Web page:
Lesson 2   An Introduction to Yahoo!

A Bit of History

       Like many other aspects of the computer age, Yahoo! began as an idea, grew into a hobby and lately has turned into a full-time passion. The two developers of Yahoo!, David Filo and Jerry Yang, Ph.D. candidates in Electrical Engineering at Stanford University, started their guide in April 1994 as a way to keep track of their personal interests on the Internet. Before long they found that their home-brewed lists were becoming too long and unwieldy. Gradually they began to spend more and more time on Yahoo!.

       During 1994, they converted Yahoo! into a customized database designed to serve the needs of the thousands of users that began to use the service through the closely bound Internet community. They developed customized software to help them efficiently locate, identify and edit material stored on the Internet. The name Yahoo! is supposed to stand for "Yet Another Hierarchical Officious Oracle" but Filo and Yang insist they selected the name because they considered themselves "yahoos". Yahoo! itself first resided on Yang's student workstation, "akebono" while the search engine was lodged on Filo's computer, "konishiki." (These machines were named after legendary Hawaiian sumo wrestlers.)

       Yahoo moved away from Stanford in 1995 and has since evolved into a global Internet media company that serves millions of users daily. They have developed strategic partnerships with many large companies including AT&T, Ticketmaster, MCI, Microsoft, Gateway 2000 and Compaq.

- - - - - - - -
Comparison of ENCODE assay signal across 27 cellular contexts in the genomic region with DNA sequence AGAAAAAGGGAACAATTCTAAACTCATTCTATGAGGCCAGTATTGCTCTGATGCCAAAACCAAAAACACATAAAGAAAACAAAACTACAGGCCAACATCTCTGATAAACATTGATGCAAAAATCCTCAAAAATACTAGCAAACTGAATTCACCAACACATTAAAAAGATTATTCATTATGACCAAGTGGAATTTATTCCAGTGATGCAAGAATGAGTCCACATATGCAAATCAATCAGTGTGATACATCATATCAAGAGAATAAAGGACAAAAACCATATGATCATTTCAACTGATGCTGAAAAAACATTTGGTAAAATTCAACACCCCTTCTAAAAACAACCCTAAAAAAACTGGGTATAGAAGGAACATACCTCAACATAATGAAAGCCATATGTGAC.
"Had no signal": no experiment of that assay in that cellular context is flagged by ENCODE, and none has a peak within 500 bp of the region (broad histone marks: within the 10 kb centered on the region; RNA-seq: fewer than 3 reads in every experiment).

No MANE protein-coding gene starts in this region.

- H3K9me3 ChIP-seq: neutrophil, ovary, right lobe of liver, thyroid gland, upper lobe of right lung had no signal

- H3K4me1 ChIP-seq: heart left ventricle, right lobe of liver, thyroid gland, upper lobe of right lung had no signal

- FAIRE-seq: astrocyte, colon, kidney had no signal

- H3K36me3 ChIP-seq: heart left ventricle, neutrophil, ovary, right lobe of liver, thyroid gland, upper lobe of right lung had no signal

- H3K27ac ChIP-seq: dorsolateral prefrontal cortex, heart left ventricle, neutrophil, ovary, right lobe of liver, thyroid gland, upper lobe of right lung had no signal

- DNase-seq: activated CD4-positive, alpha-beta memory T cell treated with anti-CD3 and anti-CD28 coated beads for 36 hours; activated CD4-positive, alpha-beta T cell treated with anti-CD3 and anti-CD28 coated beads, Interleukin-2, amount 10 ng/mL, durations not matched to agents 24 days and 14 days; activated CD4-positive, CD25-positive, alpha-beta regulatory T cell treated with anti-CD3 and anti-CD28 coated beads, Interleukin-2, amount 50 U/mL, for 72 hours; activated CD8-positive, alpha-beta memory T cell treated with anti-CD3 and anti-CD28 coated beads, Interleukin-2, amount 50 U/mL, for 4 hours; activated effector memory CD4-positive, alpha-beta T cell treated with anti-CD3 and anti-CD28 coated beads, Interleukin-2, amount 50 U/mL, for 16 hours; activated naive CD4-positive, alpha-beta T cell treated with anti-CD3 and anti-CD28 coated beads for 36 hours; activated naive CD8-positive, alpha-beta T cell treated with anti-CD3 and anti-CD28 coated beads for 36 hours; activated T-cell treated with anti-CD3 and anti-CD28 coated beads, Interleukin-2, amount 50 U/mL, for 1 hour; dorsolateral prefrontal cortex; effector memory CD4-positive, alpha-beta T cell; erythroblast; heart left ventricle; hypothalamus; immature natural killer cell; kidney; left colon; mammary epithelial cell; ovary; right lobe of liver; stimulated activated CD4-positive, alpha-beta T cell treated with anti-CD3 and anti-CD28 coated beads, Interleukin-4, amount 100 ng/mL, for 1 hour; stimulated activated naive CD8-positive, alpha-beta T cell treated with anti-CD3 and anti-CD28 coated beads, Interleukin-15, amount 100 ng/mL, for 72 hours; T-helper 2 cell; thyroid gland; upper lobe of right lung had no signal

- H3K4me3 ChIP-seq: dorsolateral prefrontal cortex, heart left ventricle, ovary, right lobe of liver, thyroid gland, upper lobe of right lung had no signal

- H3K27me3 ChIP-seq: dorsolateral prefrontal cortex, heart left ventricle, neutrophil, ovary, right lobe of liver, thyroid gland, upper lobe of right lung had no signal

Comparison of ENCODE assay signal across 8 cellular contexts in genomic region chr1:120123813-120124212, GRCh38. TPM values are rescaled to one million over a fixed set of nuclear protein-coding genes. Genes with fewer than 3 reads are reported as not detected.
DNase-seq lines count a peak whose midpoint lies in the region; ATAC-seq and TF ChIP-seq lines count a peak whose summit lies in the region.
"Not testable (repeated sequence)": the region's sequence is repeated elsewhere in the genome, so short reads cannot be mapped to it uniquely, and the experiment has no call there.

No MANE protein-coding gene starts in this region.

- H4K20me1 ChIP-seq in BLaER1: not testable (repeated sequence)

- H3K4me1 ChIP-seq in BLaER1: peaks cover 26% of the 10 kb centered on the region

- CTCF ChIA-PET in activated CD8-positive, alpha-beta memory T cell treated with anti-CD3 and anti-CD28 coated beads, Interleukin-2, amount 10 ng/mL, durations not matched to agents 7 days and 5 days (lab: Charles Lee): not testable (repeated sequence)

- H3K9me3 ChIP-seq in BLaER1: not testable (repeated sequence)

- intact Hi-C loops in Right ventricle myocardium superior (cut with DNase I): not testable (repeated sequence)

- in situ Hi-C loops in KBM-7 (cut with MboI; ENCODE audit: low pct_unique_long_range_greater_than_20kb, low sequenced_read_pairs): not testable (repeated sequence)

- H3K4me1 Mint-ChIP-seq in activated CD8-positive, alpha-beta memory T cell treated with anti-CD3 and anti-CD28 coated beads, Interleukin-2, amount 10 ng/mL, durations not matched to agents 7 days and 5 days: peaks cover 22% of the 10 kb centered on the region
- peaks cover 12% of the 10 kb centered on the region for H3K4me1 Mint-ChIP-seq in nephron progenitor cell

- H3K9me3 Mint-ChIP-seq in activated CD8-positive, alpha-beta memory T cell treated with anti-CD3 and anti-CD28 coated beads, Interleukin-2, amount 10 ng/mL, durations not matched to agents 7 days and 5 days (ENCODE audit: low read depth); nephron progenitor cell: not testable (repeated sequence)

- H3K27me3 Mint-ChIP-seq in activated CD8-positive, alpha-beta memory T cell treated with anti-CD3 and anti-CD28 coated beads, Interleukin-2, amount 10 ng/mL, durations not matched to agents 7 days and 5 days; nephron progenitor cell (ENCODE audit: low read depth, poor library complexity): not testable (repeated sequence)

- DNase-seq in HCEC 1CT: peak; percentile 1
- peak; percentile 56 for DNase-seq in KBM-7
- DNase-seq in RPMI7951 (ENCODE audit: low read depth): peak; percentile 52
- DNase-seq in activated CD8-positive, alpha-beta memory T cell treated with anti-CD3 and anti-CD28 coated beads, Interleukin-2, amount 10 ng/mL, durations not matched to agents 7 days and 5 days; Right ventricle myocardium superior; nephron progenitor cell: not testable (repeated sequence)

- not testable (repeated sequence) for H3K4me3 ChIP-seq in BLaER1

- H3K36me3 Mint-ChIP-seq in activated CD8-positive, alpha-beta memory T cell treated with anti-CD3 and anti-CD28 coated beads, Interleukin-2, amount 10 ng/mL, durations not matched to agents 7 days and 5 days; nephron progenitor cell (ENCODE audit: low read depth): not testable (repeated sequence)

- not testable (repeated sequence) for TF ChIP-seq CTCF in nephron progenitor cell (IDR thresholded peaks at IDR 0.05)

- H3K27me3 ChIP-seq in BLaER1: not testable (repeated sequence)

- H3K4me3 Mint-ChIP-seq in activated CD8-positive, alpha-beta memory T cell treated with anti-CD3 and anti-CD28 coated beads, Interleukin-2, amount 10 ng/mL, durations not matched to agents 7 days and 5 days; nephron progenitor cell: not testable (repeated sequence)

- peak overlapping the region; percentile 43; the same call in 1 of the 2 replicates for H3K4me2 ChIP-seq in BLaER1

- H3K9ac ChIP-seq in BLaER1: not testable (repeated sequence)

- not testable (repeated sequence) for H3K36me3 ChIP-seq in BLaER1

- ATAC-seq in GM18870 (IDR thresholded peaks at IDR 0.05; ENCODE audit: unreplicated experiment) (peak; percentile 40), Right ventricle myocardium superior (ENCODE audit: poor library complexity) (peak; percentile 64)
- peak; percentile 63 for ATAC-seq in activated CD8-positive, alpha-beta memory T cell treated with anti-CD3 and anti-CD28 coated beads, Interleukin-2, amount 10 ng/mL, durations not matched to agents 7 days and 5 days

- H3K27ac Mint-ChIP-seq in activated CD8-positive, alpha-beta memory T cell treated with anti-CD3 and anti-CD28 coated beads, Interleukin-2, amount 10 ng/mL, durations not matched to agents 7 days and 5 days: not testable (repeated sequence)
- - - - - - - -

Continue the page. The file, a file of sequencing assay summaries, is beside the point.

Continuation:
Taking a Peek at Yahoo!

       Yahoo's web address is: http://www.yahoo.com    Take just a minute to go to the site and get an overview of Yahoo!'s front page. It will work best if you open this in a new browser window so that you can toggle back and forth between the tutorial and Yahoo! (hint: PC users - use the right click function on the link above; Mac users - hold the mouse pointer down for a few seconds on the link above). If you do not remember how to do this, go to the short tutorial on Using Two Browser Windows. After previewing Yahoo's front page, return to this tutorial and continue reading.

       If you scroll part way down the Yahoo! home page, you will note that Yahoo! is organized into a directory of categories. Yahoo! is not a true "search engine", but rather, a Subject Directory that happens to be searchable. Believe it or not, this distinction is important when looking for information on the World Wide Web. Subject Directories are made up of general or subject-specific lists compiled by a human being and are, therefore, limited by human updating as sites have to be manually put into categories. Yahoo! is both browseable and searchable, however, its searching is limited to titles, URL's, and brief descriptions within its own index. Yahoo! does not perform a full text search and only a small portion of the web is catalogued here.

       However, Yahoo! is probably the most popular hierarchical subject directory, therefore, it is a good starting point. You can search (browse) by subject, or like other search tools, you can specify a search term. Yahoo! works well if you are searching for general information on a subject, but because of the way information is indexed in Yahoo! (only represents a small portion of the web and is manually updated), you probably won't get great results if you're looking for something very specific or very recent.

Next: Lesson 3 - Yahoo Browsing - Basics
Previous: Lesson 1 - Introduction to Searching
SCILnet Home
Course Outline
Searching the Web - Basics
Module Directory
SCILnet Trainers